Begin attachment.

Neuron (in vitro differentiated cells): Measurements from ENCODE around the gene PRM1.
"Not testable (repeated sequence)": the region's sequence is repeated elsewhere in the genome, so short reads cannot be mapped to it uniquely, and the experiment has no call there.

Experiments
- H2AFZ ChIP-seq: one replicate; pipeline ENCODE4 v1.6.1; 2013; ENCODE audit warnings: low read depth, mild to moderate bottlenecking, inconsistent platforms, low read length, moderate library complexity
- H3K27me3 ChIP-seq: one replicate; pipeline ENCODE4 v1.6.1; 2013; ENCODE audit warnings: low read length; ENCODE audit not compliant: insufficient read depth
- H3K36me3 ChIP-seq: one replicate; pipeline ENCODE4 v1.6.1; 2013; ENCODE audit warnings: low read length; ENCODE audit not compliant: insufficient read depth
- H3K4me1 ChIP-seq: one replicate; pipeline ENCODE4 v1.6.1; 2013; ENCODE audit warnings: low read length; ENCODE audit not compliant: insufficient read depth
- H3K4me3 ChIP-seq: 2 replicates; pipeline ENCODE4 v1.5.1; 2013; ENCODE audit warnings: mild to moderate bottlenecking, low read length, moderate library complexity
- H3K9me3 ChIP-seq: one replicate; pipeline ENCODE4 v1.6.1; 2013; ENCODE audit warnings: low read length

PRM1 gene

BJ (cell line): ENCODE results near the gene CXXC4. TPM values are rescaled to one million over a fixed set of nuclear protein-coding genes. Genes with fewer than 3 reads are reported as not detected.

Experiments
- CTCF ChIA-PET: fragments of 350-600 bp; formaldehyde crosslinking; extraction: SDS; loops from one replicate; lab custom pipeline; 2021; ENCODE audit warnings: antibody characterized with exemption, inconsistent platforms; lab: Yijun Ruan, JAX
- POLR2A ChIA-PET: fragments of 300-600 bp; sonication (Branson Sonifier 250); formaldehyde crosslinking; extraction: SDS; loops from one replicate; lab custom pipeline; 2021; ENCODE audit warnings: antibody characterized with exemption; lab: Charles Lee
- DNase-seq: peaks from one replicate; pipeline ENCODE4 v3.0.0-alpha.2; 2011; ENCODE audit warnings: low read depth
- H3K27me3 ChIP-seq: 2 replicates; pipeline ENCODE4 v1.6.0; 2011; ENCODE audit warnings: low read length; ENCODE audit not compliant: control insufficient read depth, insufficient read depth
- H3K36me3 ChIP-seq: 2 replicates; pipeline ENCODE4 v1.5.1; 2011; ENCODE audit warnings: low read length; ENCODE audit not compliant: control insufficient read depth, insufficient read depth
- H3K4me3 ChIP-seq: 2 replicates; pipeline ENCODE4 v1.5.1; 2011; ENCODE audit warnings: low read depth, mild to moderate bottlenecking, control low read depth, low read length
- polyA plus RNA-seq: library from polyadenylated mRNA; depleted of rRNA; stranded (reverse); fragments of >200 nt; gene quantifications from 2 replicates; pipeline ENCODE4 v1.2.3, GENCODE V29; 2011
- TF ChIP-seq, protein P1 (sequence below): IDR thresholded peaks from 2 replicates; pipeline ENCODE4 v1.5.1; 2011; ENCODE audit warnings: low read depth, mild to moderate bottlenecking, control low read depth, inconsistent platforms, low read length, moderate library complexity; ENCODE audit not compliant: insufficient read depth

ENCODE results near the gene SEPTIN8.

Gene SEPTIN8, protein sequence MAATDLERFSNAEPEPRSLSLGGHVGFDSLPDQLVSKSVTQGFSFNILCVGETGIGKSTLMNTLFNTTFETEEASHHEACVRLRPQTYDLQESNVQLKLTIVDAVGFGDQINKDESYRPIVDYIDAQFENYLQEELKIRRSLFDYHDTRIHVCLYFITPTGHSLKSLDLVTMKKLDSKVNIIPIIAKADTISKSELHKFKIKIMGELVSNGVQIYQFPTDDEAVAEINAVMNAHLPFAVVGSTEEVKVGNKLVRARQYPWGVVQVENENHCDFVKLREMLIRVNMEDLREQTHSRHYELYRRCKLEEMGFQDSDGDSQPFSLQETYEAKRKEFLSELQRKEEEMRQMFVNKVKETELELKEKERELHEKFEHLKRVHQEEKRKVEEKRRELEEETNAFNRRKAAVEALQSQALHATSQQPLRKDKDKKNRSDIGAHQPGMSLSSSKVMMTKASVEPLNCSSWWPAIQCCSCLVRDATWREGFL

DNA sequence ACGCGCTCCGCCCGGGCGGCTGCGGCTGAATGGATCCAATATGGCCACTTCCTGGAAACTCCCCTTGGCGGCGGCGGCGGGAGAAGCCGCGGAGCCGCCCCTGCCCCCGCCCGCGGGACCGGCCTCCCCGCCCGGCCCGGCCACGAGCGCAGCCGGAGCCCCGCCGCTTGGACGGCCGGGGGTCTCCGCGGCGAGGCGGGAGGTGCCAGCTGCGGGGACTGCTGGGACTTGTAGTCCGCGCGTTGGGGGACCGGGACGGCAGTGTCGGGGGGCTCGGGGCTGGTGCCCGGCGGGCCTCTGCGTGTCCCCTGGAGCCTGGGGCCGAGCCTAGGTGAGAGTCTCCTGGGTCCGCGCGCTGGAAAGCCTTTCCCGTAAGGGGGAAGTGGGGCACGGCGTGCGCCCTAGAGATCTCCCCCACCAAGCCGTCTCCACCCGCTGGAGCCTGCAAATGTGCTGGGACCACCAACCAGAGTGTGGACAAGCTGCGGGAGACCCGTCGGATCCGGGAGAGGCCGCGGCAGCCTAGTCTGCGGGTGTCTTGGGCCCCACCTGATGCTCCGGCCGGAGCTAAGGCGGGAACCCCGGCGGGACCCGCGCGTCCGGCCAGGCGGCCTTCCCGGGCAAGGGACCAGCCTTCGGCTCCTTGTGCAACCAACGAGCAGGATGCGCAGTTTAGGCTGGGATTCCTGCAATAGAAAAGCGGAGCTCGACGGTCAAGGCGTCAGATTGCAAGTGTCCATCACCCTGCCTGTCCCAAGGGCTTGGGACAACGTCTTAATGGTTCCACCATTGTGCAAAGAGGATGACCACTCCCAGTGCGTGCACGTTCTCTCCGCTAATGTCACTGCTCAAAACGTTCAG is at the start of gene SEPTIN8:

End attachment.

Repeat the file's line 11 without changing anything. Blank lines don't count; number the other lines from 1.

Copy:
BJ (cell line): ENCODE results near the gene CXXC4. TPM values are rescaled to one million over a fixed set of nuclear protein-coding genes. Genes with fewer than 3 reads are reported as not detected.